It is also of great significance to study the influence of ROC error on the net aberration fields. On one hand, ROC error is one of most common manufacture errors. This kind of error not only can influence the imaging quality of optical system, but also change the position of focal plane, which should be determined precisely. Therefore, ROC error has a great impact on the assembly, integration and test of large astronomical telescopes on the ground. On the other hand, for space telescopes, the variation in the temperature, gravity and the structure of support can also induce the ROC error. We also need to consider how to compensate the influence of ROC error on orbit. Besides, in the process of optical design, an in-depth understanding of the influence of ROC error as well as the interactions between ROC error and misalignments of mirror can provide a theoretical guidance on the process of tolerance distribution.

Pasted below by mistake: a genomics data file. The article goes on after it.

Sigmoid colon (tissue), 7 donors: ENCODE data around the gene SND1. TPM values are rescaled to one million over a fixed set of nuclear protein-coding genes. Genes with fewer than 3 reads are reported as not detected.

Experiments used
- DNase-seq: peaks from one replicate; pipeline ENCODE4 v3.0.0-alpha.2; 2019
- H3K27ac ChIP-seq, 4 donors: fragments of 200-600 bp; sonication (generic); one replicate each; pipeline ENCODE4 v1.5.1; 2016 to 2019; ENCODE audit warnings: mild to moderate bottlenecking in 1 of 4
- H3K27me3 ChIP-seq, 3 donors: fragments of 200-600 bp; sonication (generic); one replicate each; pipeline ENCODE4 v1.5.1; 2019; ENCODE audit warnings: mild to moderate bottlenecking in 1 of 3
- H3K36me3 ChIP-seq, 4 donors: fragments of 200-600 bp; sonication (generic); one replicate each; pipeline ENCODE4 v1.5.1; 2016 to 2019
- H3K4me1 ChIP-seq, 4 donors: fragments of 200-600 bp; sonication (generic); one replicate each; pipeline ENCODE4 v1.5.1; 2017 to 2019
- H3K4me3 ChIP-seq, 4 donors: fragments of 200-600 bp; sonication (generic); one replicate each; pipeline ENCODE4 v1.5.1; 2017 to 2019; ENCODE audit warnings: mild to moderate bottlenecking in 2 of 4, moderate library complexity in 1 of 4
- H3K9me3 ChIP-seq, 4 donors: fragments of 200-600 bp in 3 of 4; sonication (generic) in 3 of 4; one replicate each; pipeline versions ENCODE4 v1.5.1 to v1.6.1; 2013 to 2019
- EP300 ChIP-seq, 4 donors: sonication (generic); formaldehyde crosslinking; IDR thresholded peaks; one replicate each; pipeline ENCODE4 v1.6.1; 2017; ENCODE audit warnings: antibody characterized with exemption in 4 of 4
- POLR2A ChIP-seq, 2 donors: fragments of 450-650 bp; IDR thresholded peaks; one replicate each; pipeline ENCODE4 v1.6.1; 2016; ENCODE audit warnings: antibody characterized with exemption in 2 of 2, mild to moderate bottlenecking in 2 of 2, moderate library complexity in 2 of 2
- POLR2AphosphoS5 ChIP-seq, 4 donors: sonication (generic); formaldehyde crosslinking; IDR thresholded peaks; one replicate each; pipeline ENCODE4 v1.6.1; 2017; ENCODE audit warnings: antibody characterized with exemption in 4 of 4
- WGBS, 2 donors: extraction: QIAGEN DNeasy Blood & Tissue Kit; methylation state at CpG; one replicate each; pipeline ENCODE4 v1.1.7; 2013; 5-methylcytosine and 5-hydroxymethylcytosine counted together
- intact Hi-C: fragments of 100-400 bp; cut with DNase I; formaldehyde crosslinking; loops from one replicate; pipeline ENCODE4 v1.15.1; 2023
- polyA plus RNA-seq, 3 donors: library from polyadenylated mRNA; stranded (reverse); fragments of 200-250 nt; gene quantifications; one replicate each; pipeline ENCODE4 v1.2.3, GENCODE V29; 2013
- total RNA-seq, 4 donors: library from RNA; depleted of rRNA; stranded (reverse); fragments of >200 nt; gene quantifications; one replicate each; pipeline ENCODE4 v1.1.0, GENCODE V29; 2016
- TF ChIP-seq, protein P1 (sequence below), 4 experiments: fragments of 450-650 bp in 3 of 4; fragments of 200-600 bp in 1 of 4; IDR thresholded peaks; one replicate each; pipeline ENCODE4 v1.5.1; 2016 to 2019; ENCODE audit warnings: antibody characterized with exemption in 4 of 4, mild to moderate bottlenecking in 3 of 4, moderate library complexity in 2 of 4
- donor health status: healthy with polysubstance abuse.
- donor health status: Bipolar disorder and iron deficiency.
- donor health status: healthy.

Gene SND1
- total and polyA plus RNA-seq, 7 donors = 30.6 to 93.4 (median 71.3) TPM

However, the influence of ROC error in pupil-offset off-axis telescopes due to manufacture error has not been studied deeply. In1975, some researchers clarified the required accuracy in the ROC of a primary astronomical telescope mirror based on the characteristic of aberration field for the on-axis system [14]. Some other researchers discussed the effects of ROC error in segmented telescopes. Rakoczy estimated the influence of global radius of curvature (GROC) for Hobby-Eberly Telescope [15]. Cheng presented a new approach to generate compensators that controls the local ROC of each segment efficiently for the segmented system [16]. However, we still lack some intuitive understanding on the influences of ROC in pupil-offset off-axis astronomical telescopes.